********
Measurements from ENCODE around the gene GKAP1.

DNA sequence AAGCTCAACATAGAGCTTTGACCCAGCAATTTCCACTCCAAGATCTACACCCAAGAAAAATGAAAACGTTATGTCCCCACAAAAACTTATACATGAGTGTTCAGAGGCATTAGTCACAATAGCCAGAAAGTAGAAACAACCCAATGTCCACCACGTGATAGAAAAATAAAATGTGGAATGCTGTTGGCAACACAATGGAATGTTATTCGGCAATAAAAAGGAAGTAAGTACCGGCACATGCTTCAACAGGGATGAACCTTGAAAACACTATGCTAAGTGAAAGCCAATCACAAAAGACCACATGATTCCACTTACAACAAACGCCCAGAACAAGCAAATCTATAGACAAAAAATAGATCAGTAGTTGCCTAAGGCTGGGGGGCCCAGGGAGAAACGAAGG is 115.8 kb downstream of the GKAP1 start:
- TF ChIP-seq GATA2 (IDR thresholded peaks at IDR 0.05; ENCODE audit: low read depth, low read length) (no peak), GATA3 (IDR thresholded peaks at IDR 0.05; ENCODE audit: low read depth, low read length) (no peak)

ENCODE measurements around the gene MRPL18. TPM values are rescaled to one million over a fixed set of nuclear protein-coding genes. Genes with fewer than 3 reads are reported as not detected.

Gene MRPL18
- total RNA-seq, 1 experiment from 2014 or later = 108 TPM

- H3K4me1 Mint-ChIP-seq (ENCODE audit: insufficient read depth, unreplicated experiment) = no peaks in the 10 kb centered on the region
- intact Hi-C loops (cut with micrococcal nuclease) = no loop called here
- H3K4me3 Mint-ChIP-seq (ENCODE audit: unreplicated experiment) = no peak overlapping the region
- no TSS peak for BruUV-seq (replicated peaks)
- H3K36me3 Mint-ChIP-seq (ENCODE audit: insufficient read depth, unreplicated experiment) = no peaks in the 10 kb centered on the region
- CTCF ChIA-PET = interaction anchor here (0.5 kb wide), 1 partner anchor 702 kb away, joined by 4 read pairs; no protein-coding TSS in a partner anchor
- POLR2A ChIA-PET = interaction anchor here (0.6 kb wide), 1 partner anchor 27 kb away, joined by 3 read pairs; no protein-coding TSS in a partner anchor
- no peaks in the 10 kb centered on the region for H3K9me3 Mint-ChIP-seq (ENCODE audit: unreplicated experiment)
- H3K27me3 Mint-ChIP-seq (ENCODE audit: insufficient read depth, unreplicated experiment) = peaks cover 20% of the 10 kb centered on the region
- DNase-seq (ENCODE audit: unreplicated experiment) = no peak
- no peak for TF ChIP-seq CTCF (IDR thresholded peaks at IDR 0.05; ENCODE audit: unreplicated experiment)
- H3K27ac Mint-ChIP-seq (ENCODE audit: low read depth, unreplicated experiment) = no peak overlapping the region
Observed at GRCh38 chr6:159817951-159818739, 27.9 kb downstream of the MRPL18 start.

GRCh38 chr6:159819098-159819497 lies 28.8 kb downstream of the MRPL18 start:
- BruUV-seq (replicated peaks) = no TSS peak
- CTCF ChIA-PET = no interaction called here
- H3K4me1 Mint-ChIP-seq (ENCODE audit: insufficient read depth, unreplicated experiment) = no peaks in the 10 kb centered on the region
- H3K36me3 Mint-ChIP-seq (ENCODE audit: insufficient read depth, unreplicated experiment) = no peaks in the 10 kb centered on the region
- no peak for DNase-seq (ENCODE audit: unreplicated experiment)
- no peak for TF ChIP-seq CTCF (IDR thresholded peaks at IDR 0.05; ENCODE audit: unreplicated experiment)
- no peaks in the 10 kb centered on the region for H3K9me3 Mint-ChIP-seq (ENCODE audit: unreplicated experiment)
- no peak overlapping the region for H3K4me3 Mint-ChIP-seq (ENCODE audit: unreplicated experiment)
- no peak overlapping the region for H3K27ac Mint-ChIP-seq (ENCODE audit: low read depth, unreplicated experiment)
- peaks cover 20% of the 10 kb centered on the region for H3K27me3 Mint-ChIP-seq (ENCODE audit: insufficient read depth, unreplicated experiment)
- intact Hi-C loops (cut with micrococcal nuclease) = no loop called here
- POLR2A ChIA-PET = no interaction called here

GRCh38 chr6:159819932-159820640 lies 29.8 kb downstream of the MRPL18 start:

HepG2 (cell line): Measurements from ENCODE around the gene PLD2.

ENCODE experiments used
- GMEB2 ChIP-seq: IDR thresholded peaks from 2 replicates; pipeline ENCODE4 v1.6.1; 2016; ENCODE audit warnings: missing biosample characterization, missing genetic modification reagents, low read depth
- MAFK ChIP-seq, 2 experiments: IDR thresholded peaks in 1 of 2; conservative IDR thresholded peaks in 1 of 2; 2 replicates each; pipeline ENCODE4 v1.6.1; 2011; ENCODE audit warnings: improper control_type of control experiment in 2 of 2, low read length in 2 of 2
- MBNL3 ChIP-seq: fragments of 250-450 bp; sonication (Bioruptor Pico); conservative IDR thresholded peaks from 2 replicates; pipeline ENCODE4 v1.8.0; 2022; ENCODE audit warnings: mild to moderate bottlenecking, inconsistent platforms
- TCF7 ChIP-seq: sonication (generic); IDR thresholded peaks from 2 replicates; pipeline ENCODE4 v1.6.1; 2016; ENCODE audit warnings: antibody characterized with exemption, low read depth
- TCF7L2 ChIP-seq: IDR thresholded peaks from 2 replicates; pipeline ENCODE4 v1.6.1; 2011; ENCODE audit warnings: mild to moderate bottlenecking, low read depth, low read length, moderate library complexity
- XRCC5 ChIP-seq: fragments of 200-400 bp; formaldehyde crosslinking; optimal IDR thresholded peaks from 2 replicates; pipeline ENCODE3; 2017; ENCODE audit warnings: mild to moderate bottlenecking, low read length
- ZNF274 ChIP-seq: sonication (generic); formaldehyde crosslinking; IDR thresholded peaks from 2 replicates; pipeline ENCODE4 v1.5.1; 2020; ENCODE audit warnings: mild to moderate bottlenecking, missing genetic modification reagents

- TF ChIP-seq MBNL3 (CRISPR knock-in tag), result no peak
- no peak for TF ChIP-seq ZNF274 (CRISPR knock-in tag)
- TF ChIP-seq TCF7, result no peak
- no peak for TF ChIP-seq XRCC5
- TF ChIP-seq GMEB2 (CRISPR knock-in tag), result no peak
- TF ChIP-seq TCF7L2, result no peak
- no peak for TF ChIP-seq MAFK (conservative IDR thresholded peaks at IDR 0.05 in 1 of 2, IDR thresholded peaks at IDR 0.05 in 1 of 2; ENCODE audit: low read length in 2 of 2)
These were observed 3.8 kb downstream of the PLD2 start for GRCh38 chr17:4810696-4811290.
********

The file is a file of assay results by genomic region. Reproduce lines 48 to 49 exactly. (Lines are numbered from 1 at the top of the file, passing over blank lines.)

- TF ChIP-seq TCF7L2, result no peak
- no peak for TF ChIP-seq MAFK (conservative IDR thresholded peaks at IDR 0.05 in 1 of 2, IDR thresholded peaks at IDR 0.05 in 1 of 2; ENCODE audit: low read length in 2 of 2)